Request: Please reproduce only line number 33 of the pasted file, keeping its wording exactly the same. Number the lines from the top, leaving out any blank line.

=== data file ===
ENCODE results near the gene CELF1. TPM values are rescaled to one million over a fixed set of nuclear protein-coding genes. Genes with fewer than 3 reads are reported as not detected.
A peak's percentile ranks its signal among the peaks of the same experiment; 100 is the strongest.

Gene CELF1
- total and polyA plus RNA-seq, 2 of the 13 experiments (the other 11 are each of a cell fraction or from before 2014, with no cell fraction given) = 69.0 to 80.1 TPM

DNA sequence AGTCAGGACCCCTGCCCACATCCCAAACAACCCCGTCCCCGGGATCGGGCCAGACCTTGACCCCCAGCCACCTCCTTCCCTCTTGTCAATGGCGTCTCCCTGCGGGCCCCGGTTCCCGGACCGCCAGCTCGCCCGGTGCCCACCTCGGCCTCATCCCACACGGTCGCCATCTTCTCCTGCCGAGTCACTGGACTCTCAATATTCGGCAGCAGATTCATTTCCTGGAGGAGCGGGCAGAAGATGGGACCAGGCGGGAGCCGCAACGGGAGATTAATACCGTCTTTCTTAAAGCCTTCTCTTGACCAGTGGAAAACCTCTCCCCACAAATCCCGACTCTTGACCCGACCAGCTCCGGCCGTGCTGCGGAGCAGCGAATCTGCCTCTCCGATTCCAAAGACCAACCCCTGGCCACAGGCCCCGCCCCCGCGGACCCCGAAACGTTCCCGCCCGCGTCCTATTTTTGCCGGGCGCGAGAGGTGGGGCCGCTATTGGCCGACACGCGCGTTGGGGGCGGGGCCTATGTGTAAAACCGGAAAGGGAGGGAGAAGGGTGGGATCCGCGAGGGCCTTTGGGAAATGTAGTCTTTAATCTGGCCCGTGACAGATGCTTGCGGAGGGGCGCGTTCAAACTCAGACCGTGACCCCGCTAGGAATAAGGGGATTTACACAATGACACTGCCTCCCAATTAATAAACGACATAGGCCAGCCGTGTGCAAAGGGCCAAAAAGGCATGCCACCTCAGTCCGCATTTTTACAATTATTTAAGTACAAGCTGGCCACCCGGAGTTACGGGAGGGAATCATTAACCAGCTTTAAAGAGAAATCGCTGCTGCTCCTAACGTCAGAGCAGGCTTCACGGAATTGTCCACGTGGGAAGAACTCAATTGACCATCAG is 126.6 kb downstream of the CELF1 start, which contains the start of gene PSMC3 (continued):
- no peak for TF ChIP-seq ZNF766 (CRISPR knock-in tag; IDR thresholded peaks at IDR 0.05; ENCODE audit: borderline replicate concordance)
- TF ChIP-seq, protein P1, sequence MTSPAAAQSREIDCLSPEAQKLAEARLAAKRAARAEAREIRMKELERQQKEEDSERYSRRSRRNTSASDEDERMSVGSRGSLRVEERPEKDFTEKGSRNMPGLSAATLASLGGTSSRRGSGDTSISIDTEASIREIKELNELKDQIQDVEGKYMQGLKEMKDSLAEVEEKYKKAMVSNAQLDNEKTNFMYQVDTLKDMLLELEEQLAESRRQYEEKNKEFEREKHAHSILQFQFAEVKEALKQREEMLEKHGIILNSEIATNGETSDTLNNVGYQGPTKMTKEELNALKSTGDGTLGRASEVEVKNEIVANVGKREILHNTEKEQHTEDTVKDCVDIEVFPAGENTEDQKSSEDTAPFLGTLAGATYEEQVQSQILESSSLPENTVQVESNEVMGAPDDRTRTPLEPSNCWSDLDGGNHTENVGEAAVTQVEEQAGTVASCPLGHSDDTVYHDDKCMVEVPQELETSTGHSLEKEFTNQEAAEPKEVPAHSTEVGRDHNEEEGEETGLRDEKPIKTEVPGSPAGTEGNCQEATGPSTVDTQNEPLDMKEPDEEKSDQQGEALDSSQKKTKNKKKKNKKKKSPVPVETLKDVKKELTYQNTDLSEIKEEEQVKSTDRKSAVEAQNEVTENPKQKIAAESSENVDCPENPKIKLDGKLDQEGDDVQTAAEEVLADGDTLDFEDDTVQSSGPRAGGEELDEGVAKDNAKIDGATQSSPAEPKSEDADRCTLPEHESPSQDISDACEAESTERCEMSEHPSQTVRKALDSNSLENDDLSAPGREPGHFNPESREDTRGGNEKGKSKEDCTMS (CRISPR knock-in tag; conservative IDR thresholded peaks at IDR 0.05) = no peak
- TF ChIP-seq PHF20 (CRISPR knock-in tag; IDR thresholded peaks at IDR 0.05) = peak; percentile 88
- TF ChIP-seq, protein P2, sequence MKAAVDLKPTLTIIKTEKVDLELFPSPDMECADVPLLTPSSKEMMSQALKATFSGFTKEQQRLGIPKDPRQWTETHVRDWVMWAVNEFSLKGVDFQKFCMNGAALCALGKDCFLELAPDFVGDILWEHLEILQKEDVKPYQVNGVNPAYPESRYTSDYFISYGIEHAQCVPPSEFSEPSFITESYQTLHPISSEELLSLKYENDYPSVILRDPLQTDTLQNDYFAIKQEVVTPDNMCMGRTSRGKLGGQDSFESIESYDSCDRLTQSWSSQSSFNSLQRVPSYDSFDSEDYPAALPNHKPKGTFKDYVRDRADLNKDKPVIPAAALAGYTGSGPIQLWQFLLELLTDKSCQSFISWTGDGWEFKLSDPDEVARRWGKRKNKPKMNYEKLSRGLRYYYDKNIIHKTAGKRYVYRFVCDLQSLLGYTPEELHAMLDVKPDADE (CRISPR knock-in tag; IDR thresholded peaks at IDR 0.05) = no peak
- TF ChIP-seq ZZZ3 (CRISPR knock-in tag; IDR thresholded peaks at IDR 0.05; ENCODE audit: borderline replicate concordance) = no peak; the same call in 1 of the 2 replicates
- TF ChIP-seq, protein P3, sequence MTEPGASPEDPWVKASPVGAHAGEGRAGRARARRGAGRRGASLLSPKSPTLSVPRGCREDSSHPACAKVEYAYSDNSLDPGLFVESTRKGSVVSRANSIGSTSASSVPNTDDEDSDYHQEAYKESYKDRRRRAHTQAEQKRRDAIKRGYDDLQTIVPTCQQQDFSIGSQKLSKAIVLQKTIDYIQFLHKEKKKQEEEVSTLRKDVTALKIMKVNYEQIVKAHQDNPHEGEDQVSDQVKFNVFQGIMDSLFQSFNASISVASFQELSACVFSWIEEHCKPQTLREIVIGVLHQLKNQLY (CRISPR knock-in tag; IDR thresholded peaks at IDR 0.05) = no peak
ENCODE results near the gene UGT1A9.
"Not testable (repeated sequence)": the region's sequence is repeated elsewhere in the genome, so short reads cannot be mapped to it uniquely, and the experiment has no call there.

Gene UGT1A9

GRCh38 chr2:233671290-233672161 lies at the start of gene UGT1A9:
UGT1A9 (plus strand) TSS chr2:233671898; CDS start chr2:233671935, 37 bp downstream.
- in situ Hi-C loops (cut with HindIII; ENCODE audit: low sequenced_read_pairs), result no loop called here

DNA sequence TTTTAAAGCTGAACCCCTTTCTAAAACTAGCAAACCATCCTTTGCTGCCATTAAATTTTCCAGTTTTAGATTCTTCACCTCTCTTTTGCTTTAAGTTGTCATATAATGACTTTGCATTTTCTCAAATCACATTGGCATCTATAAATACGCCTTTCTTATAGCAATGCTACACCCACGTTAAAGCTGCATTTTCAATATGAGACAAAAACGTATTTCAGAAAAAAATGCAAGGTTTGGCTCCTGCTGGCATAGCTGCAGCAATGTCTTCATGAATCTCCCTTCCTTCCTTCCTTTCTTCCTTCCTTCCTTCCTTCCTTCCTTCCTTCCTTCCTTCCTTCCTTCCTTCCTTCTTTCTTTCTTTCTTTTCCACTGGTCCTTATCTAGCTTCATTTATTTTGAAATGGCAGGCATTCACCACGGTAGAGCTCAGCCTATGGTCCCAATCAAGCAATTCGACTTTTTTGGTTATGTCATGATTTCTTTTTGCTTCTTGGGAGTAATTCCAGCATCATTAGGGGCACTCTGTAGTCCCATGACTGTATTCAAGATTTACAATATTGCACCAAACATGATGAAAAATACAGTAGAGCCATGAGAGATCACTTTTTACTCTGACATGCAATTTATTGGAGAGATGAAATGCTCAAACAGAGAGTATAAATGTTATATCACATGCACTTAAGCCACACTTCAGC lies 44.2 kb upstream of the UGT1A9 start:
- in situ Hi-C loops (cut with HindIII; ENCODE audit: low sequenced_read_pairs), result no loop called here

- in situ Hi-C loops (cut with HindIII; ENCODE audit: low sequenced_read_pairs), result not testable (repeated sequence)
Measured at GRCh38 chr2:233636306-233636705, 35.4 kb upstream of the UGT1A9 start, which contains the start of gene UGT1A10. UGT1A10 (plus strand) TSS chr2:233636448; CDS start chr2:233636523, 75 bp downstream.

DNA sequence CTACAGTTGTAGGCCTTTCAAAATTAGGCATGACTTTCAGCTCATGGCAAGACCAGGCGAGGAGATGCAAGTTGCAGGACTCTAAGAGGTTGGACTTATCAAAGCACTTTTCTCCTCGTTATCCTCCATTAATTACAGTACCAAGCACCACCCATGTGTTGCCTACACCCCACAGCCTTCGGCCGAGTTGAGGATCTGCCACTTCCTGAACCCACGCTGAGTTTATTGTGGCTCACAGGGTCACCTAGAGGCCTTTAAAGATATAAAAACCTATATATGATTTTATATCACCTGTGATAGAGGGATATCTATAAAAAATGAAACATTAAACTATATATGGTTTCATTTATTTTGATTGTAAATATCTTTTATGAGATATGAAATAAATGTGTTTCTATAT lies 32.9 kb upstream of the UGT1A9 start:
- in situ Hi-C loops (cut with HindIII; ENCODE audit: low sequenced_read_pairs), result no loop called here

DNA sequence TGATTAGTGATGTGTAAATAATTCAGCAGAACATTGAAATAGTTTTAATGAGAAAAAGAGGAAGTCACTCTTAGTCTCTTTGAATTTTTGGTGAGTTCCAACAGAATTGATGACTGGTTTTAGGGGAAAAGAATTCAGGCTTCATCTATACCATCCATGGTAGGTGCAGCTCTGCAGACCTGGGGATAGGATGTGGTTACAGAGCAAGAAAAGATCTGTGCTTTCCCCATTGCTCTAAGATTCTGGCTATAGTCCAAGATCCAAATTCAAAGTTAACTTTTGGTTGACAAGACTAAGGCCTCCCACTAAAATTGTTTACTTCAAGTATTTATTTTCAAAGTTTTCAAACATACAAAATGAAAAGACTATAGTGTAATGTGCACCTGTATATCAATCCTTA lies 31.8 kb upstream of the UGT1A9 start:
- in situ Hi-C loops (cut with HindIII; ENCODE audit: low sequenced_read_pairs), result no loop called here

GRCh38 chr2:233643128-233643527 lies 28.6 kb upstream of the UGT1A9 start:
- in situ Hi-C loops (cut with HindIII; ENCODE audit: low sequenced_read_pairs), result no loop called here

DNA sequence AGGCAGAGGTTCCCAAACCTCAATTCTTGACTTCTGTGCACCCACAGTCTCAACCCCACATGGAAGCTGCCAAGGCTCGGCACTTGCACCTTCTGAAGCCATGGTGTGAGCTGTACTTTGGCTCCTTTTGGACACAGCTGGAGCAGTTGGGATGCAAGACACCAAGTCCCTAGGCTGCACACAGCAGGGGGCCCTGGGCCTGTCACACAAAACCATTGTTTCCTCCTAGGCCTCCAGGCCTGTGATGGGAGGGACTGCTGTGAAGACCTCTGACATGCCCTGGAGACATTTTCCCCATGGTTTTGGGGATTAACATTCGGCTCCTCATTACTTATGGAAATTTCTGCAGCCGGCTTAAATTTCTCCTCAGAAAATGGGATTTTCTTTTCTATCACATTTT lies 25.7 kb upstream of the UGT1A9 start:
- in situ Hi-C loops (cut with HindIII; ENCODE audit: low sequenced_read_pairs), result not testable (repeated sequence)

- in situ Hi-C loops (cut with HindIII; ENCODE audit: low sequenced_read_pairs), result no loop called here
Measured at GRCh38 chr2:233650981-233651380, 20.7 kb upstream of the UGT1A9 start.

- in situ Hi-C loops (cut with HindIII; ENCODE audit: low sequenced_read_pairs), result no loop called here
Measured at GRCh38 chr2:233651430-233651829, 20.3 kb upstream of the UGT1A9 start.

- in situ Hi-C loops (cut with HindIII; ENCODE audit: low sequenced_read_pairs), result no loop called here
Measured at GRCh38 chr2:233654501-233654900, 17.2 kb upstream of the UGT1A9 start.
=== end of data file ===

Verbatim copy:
Measured at GRCh38 chr2:233651430-233651829, 20.3 kb upstream of the UGT1A9 start.